Honoring Earth Week: Monday, Old and New

Beech trees are not as magnificent as oaks nor as splendid as maples. But they have one thing going for them that neither oaks nor maples have and that would be leaves that last all through the winter. Beech leaves in winter are, of course, not green. Instead, they are pale, and they rustle and rattle when the wind blows.


Beech leaves finally fall in the spring, but there are some that are still hanging from the trees in the woods behind our house. If you look closely in the above picture, you can see new buds forming on the branches. Soon the old leaves will fall to the ground to become part of the rich soil that nourishes the trees.

This next picture of our patio is not exactly of the natural world, but I couldn’t resist posting it. (Anyway, the beech leaves fulfilled my self-imposed requirement of each day posting a nature picture during Earth Week.)


We have never had the patio entirely set up by Earth Week. Heck, some years there is still a line of snow in the backyard in mid-April. We usually aim to have everything out by mid-May, but yesterday the day was so fine—70Β°—that we couldn’t resist bringing up the big table, the rest of the chairs, and the citronella torches from down cellar.

From now until early fall, the patio will be our second living room, and although it is not of nature, it does put us in nature. As the trees in the picture indicates, the woods are not very far away, and when we sit on the patio, we see and hear many of the creatures who live there.

Yesterday, we were treated to a beautiful bird symphony. How the finches, cardinals, chickadees, tufted titmice, and nuthatches sang, their voices merging together to become a joyous song of spring. Their sweet song was punctuated by the percussion of the woodpeckers—Hairy, downy, pileated, and the most recent arrival to central Maine, the red-breasted woodpecker.

A hairy woodpecker (I think!) taking time out from percussion to grab a bite to eat.


To borrow from Mozart, what a delight this is you cannot imagine. Or maybe you can. I suspect many readers of this blog love birds just as much as I do and listen eagerly for their song of spring.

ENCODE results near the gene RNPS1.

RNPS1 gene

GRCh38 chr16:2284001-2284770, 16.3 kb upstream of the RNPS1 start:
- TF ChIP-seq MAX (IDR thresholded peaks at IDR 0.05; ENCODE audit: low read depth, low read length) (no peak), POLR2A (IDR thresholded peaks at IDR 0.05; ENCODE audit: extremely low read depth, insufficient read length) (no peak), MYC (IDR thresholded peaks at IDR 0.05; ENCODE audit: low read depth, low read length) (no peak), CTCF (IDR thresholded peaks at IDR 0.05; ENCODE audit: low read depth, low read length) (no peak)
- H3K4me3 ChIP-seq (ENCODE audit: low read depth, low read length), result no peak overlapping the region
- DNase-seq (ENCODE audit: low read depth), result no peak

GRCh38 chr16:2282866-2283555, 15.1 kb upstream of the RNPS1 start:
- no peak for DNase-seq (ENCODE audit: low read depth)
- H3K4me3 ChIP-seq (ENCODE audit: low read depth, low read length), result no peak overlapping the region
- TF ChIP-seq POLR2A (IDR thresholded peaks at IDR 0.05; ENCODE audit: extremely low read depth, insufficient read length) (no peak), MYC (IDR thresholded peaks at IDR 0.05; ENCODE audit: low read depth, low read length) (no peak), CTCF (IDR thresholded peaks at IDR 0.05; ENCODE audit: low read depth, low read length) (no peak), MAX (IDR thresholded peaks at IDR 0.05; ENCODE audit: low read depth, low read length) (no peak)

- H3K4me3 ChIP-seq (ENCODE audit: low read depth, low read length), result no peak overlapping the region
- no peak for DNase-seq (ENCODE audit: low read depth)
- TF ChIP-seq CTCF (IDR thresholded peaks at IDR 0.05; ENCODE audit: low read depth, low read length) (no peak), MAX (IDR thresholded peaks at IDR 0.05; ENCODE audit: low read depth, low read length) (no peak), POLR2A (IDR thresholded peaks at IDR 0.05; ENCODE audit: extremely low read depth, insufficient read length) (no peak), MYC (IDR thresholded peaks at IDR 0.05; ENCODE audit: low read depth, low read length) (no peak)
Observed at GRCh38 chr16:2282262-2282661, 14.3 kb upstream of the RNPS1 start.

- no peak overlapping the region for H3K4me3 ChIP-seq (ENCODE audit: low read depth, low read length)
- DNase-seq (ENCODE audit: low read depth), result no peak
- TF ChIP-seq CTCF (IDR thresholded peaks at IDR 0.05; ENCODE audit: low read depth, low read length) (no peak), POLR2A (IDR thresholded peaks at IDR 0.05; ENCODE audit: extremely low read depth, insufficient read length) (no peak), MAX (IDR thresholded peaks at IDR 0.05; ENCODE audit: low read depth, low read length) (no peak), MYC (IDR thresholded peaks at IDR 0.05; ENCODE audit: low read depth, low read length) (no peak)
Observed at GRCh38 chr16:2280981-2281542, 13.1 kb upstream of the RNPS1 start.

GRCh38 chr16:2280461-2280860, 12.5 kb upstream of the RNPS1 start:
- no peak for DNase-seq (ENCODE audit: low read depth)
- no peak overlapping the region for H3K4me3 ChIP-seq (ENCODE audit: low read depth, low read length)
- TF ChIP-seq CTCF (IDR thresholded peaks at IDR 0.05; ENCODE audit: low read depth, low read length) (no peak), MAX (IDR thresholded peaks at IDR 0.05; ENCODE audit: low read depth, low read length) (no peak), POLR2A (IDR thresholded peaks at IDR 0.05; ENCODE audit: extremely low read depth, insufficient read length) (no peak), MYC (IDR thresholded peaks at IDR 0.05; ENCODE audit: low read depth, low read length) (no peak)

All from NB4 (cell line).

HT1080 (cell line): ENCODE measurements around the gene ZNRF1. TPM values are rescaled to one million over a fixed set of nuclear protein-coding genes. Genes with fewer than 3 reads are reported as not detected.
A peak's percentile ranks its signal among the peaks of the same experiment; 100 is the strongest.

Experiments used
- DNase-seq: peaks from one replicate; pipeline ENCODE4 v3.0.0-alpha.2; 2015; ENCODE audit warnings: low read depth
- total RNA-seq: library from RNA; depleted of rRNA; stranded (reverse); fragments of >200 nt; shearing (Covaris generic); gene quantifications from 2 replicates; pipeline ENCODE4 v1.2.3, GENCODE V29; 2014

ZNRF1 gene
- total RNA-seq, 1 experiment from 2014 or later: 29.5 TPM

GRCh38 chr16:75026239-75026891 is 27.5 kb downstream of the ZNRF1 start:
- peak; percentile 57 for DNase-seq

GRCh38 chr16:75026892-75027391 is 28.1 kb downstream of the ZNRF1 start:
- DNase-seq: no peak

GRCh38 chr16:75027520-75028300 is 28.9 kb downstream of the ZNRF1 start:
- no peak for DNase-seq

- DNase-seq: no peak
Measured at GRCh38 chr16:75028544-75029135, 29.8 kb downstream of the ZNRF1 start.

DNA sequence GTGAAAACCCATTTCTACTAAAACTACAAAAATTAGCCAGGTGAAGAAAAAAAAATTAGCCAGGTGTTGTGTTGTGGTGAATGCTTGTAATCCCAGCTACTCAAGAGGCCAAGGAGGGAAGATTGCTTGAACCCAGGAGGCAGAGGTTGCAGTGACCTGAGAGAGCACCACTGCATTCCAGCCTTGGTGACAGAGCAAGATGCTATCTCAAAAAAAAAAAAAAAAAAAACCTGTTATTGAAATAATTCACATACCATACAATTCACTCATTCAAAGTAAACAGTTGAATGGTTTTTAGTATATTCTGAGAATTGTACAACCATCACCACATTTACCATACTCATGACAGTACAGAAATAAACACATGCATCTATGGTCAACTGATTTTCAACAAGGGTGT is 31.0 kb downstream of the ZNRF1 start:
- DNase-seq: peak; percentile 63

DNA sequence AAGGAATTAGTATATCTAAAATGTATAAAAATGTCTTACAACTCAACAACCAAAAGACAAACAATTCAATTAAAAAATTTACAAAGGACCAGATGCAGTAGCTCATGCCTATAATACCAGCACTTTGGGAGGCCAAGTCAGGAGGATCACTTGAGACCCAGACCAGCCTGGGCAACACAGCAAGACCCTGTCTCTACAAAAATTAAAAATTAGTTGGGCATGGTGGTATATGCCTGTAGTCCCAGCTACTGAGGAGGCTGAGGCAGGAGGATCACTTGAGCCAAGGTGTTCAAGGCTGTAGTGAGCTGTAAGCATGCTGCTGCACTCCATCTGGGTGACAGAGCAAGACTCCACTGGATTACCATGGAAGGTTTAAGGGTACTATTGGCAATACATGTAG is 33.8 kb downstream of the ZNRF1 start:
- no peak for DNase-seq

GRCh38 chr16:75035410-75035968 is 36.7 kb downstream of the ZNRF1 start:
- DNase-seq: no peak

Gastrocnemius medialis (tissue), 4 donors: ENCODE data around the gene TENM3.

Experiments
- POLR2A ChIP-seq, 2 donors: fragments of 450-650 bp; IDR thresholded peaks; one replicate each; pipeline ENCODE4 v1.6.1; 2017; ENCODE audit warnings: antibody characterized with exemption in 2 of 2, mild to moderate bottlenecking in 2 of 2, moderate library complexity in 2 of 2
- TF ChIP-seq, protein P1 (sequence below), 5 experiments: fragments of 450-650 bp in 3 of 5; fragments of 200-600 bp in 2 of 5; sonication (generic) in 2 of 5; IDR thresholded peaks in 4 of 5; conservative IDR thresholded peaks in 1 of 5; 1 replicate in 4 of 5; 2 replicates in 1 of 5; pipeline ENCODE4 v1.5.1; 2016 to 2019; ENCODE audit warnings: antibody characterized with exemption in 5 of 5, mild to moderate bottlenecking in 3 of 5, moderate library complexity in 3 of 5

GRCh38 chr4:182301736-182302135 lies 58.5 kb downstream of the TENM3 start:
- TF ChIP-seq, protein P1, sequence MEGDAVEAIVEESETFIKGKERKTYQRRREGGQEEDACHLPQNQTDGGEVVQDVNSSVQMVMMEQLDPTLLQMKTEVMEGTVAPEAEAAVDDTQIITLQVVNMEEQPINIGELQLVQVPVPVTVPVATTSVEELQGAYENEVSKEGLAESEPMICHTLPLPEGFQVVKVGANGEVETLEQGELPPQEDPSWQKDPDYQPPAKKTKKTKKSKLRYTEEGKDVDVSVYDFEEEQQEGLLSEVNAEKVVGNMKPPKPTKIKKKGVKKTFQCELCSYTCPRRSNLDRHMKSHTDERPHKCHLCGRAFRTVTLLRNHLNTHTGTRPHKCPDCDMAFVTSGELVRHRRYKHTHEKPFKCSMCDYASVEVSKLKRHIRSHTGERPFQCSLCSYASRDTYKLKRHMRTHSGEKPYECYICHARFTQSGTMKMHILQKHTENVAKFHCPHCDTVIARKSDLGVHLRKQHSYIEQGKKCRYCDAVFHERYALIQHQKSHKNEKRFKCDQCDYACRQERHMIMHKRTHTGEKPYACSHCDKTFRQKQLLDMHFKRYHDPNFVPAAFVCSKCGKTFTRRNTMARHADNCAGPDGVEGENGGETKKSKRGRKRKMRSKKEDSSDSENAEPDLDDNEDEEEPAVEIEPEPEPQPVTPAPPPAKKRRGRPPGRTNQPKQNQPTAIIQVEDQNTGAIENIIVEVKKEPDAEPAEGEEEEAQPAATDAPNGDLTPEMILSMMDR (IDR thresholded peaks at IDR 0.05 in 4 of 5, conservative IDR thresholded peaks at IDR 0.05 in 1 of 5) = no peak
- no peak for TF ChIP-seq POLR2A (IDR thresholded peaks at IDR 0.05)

Yesterday, after doing yard work, Clif and I celebrated by having drinks and nibbles on the patio. After a long winter of being inside, how good it was to be there, and we are looking forward to many more days and nights on the patio.

Come, spring, come.


14 thoughts on “Honoring Earth Week: Monday, Old and New”

  1. Yay!! So glad that you were able to get all the patio furniture out. It’s looking like Spring out there!! πŸ™‚

    1. Shannon, it really does. It’s quite remarkable. Do you remember how you always wished for the snow to be gone by your birthday. Well, this year it certainly is.

      1. It’s a good wish to have every year and not always fulfilled! I’m glad that it is for you guys even if I’m not there to enjoy it!! πŸ™‚

      2. Shannon, this year it is fulfilled in spades. The grass even has a tinge of green. Ironic you are not here to enjoy it.

  2. Dining al fresco is the best! We brought our set up to the deck yesterday and had our lunch and dinner there. And today’s beautiful weather allowed all three meals outside. So thrilled!
    All the screens are up and the windows open to allow the fresh air in – heavenly! I can’t wait until they can be open 24/7, but that’ll be a while yet. πŸ™‚

  3. The birds have been singing up a storm here too. I haven’t seen the red-breasted woodpecker here yet, although we have all the others. I’m keeping a lookout. This weekend was so lovely, I could hardly stand to be inside at all.

    1. The red-breasted woodpecker is a very recent arrival in central Maine—only in the past year or two. Now, we have at least two in the woods behind our house. It’s great to have something other than ticks migrate north πŸ˜‰ Yes, a lovely weekend with more lovely days to come.

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